Crypto bros were trumpeting their good fortune all over the internet, to the point that the term “crypto bros” was coined. The hype was ramped up even further by tales of bitcoin millionaires, propelled to a life of luxury with a few well-timed trades, and reached fever pitch when the Winklevoss twins, of Facebook fallout fame, became the world’s first bitcoin billionaires in December 2017.
A few months later, the twins blasted older finance bosses for “failure of the imagination” when it came to cryptocurrencies. These literal crypto bros took aim at CEOs such as Warren Buffett, one of the world’s most successful investors, who warned that bitcoin “definitely will come to a bad ending”.
“As you get older your brain loses its plasticity at some point and you get wedded to the frameworks that you have,” said Tyler Winklevoss. Notably, he also accused crypto critics of being part of a “privileged minority”. Pot, kettle, meet Winklevoss.
Experts are warning that cryptocurrencies have entered “panic mode”, which seems fitting given what’s been going on in the world’s major markets in recent days.
A crisis in the Turkish economy has sent a number of emerging market currencies spiralling downwards; the lira itself plummeted against the dollar, the Indian rupee plunged to a record low against the greenback.
Meanwhile, bitcoin dropped close to 2018 lows earlier this week, while ethereum fell by almost 20 per cent on Tuesday. No wonder the phrase “panic mode” is being bandied about.
This isn’t linked to the Turkish crisis that’s rocked global markets, although the assets have shown similar, mainly negative, volatility recently. Cryptocurrencies have declined mainly because investors are liquidating crypto holdings gained through initial coin offerings, a popular but controversial form of fundraising.
But the timing of both “panics” serves to highlight the different experiences investors will have in either market.
Central banks can step in to deal with domestic currency moves. For cryptocurrencies, largely unregulated, there is no similar option.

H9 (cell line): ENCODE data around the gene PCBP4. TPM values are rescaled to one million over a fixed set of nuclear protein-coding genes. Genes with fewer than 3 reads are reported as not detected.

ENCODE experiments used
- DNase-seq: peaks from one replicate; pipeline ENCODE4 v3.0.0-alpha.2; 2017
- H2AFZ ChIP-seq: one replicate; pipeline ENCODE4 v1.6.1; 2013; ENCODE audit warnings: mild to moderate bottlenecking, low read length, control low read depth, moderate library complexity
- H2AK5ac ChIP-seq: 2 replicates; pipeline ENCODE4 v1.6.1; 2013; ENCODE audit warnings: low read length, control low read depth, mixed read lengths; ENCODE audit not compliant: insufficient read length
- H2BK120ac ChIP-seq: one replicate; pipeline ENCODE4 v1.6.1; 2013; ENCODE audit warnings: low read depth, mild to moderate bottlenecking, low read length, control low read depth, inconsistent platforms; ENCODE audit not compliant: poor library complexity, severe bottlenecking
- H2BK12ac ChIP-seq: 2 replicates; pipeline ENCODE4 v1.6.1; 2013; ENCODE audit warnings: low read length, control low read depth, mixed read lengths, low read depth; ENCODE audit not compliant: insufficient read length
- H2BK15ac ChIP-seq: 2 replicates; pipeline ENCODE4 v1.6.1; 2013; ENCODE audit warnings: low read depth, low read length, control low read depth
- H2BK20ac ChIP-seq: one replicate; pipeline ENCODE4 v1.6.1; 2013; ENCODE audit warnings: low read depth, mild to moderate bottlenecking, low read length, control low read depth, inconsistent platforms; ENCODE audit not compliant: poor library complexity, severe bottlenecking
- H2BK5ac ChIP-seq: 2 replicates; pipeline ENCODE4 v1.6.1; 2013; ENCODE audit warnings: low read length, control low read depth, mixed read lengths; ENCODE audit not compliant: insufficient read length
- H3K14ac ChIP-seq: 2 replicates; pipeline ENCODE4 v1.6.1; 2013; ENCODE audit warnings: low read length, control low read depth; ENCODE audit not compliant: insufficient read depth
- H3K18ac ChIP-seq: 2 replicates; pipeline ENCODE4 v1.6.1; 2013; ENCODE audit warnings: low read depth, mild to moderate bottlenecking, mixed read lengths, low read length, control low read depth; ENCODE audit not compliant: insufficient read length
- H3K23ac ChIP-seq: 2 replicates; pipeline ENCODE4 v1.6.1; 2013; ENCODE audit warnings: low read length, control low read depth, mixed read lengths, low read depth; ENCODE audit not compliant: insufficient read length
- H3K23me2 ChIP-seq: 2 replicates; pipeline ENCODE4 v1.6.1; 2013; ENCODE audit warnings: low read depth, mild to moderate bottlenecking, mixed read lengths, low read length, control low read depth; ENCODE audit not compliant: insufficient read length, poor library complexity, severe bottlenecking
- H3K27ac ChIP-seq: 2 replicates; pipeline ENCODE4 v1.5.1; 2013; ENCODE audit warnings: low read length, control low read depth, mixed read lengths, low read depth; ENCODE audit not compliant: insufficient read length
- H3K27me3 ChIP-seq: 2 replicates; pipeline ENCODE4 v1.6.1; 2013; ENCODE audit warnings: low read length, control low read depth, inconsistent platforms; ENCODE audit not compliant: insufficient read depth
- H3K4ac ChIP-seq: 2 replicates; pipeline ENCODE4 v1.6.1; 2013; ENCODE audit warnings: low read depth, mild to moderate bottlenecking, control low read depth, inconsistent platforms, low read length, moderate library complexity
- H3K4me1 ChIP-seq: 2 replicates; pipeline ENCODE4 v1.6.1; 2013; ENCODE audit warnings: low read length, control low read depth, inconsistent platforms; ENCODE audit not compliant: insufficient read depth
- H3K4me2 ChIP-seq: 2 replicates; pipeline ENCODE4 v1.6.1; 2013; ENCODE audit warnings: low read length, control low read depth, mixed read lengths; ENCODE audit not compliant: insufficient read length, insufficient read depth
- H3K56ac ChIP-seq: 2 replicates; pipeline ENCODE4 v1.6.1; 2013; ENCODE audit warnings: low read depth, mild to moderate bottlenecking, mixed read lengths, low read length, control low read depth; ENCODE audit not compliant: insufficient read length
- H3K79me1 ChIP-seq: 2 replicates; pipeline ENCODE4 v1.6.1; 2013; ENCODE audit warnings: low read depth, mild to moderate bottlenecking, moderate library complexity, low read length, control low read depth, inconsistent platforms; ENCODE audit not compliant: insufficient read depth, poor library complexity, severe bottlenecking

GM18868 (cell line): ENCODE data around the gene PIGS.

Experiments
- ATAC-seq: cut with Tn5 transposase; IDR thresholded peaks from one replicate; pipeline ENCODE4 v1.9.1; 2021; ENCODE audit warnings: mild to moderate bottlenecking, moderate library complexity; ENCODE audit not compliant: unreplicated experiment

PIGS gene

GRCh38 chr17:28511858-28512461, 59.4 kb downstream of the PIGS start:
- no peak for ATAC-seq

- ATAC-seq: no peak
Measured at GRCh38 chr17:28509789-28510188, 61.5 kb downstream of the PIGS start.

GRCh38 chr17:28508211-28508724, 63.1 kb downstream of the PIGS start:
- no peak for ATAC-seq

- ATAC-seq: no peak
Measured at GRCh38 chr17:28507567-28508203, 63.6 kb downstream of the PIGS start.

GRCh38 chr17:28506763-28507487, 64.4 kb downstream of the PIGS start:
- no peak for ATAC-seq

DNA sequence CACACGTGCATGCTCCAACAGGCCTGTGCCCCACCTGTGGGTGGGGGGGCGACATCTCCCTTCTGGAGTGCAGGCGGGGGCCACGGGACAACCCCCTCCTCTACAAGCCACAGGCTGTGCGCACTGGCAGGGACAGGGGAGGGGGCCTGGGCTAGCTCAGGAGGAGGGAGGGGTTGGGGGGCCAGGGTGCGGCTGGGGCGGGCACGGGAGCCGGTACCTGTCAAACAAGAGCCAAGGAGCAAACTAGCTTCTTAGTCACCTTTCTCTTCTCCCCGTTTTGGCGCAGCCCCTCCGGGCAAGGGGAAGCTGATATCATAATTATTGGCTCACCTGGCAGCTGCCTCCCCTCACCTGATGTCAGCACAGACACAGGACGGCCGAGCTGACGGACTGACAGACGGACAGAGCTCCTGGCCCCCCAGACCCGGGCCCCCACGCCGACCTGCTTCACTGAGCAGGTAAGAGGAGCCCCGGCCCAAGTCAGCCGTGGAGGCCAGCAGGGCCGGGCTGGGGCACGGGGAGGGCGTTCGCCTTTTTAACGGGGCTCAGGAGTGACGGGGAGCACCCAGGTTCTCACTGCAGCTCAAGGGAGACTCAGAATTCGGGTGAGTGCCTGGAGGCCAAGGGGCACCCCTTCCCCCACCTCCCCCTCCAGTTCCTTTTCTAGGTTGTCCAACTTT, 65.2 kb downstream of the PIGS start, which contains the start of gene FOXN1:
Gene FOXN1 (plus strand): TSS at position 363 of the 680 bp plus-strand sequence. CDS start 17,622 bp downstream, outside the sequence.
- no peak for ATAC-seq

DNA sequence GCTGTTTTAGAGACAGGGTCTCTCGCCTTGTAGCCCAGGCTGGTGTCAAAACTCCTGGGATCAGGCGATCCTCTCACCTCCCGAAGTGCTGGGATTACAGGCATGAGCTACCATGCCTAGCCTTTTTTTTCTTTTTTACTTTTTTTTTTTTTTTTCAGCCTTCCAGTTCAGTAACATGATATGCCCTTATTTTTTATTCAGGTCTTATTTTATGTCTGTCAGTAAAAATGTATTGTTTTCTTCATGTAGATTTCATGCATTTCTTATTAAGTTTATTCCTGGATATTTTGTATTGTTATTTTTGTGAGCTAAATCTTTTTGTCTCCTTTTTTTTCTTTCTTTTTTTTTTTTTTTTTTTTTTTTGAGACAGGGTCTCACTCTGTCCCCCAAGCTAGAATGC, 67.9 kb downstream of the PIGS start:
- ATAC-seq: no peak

The lack of regulation has allowed crypto scams to proliferate – it’s not unusual to hear about investors losing millions to fraudsters.
But after all the hyping of bitcoin, ethereum and the rest, there are now a lot of investors left in a very different position to the likes of the Winklevoss twins, who can afford to take the hit and get out of the crypto game at a loss.
That’s why chatting up of cryptos at the top of the market by people who could afford to withstand huge losses was completely irresponsible.
I know two people who dove into the market when it was more buoyant, confident that they would see their investment go up. These are not people who had previous experience of investing in equities, funds or other, more traditional assets, and they can’t afford to lose a lot.
People must take responsibility for their own decisions, of course. Was it stupid to put their money into something they didn’t really understand, without making sure to cover their backs? Yes. It really was.
But the people who shouted about cryptos as a moneymaking asset that The Man just didn’t understand also need to take responsibility. They played a part in bringing lots of small fish into the crypto pond, and now they’ve jumped out as the funds are being drained.
The tide has turned in the online forums where cryptocurrencies are discussed 24/7. Where once investors were bullish, in more than one sense of the word, and scathing of any detractors, now there is a lot more tempering of strident, pro-crypto chatter.
When bitcoin was booming, so were the crypto bros. Now it’s not going so well, they’ve gone quiet. More regulation might encourage a bit of restraint next time the market picks up – if it does. If cryptocurrency really is going to be the way of the future, it can’t be a market that only the privileged few can survive.
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